Sunday, February 1, 2015

The First Conservative



The place to look for the core principles of the conservative world view is in the works of the original conservative—Aristotle.

He was born in 384 BC in the city of Stagira, located in Thrace. When he reached 17, he left to live in Athens and become a member of Plato's Academy. After Plato's death, Aristotle left Athens. Philip, the King of Macedon, hired Aristotle to tutor his son and heir, Alexander (later known as “the Great”). Alexander eventually conquered the Greek city-states and indeed most of the known work from Greece to eastern India.

Aristotle returned to Athens in 335 BC and formed his own school, which he called the Lyceum. For over ten years he taught in Athens, sometimes refining but more often challenging the doctrines of his own teacher Plato.

When Alexander died in 323 BC, Aristotle anticipated that Athens and other Greek city-states would revolt against Alexander's successors and initiate retribution against anyone associated with Alexander. He left Athens for the city of Chalcis. He died the following year.

Aristotle left behind writings on, metaphysics, physics, biology, zoology, logic, rhetoric, aesthetics, poetry, and--most important for my purposes—ethics and politics.

The two most accessible works, Nichomachean Ethics and The Politics, are interconnected. The former serves as an introduction to the latter. In Nichomachean Ethics, Aristotle lays out his ideas on what constitutes “the good life.” But no person can live “the good life” alone. Consequently, in The Politics Aristotle explores different types of constitutional arrangements and which ones provide the conditions which enable citizens to live “the good life.”

Now Aristotle did not call himself a conservative in the sense of holding to some specific ideology. He did devote part of The Politics to the question of how to conserve constitutions. And he did describe purposes or ends of government that have served as the basis for conservatism. Moreover, he also described contrary ends or purposes of government that served as the foundation for what became known as liberalism.







3 comments:

CW said...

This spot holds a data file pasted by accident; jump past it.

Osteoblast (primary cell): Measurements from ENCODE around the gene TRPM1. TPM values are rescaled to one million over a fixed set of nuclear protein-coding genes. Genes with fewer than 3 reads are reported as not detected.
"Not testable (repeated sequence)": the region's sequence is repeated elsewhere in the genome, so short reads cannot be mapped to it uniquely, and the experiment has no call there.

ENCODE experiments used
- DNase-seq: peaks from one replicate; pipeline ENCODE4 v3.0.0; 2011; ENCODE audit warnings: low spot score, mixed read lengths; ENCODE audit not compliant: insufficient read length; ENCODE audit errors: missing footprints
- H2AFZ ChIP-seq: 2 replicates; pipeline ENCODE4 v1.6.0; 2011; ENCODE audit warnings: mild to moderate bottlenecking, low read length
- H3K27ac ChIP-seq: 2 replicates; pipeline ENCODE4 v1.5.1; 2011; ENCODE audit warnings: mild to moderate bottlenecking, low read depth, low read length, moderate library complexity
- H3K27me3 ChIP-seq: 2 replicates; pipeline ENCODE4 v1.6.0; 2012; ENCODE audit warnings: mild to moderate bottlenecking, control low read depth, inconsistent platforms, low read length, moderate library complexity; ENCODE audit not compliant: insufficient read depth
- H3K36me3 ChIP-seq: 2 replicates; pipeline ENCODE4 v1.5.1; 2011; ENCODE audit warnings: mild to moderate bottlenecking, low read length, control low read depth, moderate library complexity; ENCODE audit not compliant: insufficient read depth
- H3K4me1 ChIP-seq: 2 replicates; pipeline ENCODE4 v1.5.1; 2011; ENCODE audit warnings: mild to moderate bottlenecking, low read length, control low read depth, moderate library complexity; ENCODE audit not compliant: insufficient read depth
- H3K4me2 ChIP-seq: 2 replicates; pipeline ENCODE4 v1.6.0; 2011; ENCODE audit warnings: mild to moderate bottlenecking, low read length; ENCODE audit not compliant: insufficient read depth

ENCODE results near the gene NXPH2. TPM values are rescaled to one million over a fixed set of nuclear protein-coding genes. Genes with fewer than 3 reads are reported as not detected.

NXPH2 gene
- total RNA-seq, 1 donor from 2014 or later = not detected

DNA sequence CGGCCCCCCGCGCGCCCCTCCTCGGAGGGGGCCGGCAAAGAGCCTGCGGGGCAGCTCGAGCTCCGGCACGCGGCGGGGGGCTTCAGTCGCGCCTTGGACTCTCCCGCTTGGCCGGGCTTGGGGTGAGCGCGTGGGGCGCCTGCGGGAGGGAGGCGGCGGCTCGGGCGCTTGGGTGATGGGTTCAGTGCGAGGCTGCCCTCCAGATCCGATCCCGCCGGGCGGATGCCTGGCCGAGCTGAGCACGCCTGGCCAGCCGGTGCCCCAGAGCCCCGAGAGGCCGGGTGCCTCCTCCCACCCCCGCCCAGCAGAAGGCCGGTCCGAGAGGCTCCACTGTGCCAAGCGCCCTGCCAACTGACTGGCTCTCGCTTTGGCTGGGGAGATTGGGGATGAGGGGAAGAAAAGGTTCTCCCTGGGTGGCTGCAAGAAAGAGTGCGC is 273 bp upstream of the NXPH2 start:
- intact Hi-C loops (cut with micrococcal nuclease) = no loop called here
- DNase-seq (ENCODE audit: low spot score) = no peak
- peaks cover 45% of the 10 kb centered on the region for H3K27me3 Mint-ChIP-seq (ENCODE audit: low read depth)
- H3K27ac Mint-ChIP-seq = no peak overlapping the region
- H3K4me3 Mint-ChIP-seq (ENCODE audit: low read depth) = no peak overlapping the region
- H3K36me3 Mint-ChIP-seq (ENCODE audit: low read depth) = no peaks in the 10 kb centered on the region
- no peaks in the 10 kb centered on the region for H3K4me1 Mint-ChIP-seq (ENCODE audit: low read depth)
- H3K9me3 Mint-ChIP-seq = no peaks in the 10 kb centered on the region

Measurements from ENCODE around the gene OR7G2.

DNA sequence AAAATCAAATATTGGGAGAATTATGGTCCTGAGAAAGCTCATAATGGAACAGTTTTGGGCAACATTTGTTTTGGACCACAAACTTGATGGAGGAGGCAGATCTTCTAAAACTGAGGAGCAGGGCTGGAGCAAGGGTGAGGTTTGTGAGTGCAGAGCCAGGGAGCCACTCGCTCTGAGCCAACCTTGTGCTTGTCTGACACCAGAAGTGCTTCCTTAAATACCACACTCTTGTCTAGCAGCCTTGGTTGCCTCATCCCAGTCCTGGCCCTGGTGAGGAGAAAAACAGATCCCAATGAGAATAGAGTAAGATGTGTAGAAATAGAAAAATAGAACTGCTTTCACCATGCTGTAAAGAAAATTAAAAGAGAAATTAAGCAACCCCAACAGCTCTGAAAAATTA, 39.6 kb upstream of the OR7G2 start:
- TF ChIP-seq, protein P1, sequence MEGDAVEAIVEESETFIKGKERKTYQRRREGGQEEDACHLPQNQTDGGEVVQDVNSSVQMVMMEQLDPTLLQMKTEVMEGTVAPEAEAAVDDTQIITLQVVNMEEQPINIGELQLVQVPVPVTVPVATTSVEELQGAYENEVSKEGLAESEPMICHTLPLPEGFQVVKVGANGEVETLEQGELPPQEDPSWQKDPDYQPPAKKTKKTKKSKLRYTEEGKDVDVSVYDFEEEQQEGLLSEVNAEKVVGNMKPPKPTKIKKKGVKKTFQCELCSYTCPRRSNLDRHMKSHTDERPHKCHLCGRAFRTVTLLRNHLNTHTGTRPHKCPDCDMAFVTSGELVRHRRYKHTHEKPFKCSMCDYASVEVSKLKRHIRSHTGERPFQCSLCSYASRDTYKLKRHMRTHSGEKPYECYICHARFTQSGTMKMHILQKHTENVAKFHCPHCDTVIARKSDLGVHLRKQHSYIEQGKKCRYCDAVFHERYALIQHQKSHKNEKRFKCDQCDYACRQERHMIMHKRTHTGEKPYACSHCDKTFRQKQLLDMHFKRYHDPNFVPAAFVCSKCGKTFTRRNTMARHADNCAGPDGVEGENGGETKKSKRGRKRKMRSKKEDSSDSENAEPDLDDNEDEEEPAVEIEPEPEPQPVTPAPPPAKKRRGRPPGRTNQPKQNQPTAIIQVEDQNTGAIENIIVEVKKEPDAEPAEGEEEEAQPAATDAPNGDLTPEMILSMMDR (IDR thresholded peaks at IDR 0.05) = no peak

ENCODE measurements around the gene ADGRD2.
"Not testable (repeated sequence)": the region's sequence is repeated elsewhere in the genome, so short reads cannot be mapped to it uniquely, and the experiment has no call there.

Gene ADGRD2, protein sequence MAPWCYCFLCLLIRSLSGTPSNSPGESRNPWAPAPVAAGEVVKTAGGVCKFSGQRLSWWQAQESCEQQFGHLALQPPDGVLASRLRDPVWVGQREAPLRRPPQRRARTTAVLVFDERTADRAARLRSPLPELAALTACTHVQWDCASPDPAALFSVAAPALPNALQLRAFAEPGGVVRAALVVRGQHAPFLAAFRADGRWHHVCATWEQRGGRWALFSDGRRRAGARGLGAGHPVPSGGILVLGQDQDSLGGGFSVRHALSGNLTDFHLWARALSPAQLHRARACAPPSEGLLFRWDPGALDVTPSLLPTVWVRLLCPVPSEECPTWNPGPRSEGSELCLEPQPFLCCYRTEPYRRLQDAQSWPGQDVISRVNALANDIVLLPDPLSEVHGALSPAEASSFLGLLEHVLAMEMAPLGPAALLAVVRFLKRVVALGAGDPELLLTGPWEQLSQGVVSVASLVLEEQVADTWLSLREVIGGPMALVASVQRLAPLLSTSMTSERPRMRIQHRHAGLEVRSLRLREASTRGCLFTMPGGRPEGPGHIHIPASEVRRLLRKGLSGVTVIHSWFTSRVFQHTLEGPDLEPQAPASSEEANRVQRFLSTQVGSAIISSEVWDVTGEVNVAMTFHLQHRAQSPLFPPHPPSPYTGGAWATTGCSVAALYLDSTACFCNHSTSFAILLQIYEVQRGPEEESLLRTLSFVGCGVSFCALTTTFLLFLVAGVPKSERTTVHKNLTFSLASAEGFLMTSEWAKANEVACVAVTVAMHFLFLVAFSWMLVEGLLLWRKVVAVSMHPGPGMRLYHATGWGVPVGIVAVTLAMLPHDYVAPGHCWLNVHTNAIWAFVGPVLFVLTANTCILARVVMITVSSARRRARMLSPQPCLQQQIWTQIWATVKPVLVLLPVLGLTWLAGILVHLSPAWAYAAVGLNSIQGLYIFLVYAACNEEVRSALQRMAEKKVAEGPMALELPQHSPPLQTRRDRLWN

Interesting!
Ironically, in the years that I’ve been blogging my fiercest debates have not been with liberals but with anti-gov’t libertarians or anarchists. I have an ongoing debate with one lately in which I’ve tried to make him understand that conservatives (at least IMO) recognize that the nurturing and care of society is essential to the future of the individual. Reading this and Aristotle’s thoughts on living “the good life,” I think he was saying something similar. Am I crazy?

RightDetour said...

Hey CW:

You are not crazy--it is your libertarian friend. I will be posting more on Aristotle as time permits as the basis for a conservative philosophy or world view. But you have picked up already on Aristotle's point of view. Human beings cannot reach their potential (or in Aristotle's words- fulfill their nature) outside of organized society. He called man "the political animal, which means one who thrives in a polis or Greek city state. Only there can individuals help each other meet their needs. In addition, it is the job of the statesmen to frame laws to help citizens form habits of virtue so that they can fulfill their nature.

RightDetour said...

Aristotle see liberty as a means to an end; that end is virtue or human excellence. As I understand them, libertarians see liberty as an end in itself and that it is no one's business to what end a person uses his liberty. What they really want is not liberty but autonomy.